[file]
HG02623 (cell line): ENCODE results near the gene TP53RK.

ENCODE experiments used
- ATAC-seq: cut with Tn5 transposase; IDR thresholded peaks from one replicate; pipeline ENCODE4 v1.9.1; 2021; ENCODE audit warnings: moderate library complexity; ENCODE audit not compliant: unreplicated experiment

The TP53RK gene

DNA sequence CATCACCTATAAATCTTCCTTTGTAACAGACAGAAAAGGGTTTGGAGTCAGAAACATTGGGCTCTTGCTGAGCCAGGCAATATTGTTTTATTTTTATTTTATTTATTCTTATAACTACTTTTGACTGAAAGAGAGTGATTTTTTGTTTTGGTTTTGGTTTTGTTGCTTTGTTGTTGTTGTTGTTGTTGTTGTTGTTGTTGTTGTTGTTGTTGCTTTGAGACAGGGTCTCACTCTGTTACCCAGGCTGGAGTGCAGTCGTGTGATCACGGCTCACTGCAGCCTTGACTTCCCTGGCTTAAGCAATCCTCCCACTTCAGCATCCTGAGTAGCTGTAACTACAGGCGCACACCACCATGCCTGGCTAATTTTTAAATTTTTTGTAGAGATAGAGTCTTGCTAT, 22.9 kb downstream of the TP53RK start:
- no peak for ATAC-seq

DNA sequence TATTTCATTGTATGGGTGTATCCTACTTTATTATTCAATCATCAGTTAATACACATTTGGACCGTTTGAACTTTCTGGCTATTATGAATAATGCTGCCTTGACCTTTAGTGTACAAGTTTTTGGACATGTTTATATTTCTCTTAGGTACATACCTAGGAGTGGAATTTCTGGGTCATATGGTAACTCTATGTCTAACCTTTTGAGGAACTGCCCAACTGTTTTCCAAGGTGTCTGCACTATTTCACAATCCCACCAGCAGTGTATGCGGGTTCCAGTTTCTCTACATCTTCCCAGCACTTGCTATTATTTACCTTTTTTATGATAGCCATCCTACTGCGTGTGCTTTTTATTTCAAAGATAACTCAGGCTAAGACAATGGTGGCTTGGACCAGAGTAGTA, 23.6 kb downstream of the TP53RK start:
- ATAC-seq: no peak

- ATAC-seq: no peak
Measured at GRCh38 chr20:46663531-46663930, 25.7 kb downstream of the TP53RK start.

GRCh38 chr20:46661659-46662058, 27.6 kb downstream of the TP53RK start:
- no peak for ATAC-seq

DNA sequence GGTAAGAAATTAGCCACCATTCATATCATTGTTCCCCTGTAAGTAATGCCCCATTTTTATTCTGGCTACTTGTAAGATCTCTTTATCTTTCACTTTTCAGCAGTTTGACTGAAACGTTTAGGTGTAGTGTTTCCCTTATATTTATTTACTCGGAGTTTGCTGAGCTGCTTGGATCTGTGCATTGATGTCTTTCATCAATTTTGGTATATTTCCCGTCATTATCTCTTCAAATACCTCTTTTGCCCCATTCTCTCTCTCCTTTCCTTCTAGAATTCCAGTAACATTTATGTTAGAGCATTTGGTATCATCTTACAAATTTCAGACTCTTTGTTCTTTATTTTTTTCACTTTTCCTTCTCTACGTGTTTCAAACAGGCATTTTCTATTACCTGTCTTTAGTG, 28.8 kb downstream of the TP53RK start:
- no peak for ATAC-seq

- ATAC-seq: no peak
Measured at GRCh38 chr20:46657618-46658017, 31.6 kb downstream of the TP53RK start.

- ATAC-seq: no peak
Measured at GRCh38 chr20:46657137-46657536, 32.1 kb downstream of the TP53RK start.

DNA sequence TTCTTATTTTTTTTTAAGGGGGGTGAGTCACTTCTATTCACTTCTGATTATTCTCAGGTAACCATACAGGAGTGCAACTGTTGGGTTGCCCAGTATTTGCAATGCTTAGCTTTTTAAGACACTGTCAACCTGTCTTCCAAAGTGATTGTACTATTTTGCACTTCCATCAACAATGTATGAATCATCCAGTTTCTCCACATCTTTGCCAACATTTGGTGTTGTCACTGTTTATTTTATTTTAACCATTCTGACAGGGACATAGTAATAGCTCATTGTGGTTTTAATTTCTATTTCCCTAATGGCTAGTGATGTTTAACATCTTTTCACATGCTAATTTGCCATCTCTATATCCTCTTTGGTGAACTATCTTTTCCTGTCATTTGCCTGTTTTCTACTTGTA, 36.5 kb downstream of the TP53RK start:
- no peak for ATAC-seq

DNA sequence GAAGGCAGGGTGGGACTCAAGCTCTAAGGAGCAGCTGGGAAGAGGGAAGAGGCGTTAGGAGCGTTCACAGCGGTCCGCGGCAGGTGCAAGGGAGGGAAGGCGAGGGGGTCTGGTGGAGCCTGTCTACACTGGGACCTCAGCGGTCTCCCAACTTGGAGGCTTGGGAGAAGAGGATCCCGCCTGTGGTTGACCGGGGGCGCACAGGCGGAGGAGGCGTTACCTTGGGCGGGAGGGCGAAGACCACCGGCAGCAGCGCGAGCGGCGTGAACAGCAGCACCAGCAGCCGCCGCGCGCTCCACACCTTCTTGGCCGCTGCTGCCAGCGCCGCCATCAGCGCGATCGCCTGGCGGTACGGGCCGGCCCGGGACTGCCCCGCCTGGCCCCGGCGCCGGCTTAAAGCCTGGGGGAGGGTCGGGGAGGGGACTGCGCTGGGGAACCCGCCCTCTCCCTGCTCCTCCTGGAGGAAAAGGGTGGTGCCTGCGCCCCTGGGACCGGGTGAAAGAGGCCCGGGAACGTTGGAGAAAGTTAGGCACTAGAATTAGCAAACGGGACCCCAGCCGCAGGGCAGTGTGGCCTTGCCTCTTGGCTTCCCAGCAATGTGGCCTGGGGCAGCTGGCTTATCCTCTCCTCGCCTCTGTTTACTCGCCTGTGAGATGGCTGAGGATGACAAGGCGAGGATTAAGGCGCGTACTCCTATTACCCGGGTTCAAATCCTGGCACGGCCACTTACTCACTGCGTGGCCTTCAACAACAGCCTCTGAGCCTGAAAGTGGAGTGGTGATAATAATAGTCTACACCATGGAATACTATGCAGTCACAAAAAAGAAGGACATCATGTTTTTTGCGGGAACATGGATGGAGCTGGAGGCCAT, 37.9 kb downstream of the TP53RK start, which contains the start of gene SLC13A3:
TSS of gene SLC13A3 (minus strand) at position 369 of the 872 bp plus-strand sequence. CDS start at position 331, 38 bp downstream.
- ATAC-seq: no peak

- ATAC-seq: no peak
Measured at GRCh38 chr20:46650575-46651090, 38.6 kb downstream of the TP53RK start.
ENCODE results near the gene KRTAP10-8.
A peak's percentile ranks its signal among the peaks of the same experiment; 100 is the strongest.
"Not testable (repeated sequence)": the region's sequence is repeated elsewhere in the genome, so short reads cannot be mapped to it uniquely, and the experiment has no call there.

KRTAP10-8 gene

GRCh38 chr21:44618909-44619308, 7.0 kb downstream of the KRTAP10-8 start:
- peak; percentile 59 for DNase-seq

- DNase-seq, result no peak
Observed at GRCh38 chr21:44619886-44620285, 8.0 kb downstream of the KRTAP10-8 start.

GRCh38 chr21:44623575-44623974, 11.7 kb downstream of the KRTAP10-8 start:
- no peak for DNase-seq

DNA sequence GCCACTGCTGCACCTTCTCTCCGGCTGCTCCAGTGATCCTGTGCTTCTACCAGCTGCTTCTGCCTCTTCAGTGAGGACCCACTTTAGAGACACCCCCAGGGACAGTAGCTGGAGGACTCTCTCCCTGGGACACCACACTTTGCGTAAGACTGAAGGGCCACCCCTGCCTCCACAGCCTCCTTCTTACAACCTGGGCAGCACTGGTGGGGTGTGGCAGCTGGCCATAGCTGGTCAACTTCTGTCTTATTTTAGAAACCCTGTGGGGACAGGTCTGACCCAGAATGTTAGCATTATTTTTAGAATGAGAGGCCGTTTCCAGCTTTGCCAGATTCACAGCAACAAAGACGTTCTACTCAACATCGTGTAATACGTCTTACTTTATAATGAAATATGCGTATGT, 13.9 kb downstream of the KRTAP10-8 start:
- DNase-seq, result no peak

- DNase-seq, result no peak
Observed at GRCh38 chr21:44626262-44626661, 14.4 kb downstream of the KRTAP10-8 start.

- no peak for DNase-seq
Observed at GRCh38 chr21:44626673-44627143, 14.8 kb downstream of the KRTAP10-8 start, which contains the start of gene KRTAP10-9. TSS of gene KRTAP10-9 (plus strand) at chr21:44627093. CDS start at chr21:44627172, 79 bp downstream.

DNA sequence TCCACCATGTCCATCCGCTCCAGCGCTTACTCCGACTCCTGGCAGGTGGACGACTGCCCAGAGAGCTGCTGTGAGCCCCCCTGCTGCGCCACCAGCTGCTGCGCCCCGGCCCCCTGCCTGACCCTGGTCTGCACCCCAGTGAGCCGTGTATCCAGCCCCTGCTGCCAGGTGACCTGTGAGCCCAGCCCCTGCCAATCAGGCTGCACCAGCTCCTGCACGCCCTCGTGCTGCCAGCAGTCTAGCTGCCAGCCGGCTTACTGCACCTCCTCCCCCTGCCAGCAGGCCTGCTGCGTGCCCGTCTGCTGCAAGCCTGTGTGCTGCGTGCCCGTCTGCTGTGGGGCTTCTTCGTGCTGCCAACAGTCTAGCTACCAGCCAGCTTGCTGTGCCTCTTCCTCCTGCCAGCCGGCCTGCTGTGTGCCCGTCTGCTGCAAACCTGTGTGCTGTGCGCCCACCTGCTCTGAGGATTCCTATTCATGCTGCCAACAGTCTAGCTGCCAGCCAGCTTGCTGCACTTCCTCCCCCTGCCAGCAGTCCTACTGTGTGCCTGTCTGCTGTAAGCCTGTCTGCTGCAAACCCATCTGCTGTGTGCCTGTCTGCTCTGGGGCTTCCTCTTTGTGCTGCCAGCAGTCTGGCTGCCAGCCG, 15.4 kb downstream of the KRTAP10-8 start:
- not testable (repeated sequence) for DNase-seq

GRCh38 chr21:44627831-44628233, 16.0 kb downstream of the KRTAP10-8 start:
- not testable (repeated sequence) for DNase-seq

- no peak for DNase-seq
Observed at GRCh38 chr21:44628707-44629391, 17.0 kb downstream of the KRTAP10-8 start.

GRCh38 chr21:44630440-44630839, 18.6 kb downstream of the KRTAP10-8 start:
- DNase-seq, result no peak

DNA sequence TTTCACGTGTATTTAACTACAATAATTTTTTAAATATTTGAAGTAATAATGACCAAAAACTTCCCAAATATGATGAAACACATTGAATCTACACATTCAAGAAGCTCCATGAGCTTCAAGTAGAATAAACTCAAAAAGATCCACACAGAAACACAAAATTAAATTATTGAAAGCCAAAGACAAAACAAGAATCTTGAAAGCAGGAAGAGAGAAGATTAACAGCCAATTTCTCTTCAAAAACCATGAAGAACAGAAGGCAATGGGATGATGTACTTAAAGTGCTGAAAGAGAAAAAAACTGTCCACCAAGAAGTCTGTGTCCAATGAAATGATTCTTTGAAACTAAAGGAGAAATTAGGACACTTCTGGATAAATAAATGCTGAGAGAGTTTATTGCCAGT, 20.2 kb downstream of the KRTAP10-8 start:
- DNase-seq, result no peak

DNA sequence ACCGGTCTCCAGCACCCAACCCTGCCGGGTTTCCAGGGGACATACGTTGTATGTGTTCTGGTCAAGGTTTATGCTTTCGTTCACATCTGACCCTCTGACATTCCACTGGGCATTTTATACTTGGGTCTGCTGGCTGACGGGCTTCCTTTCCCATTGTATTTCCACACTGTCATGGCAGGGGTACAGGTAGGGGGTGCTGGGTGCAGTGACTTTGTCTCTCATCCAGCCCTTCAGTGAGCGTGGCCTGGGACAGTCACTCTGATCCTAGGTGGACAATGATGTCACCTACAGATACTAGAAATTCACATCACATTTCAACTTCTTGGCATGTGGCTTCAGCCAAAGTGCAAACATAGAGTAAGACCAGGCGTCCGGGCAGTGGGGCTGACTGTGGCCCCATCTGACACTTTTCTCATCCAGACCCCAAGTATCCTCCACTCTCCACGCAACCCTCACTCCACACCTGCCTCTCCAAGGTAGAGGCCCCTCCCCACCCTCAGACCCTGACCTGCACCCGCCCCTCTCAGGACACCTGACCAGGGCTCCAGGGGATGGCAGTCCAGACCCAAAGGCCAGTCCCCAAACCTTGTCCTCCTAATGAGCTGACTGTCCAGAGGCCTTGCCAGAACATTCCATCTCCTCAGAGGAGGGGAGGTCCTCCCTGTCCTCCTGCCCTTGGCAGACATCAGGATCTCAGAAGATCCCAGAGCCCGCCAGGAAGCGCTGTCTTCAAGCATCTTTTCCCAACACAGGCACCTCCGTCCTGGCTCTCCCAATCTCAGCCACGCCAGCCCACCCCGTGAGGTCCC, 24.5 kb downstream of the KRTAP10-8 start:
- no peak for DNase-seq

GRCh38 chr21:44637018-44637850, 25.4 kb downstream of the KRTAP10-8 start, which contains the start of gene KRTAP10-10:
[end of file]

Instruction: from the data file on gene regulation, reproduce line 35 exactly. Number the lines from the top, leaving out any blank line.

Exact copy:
- no peak for DNase-seq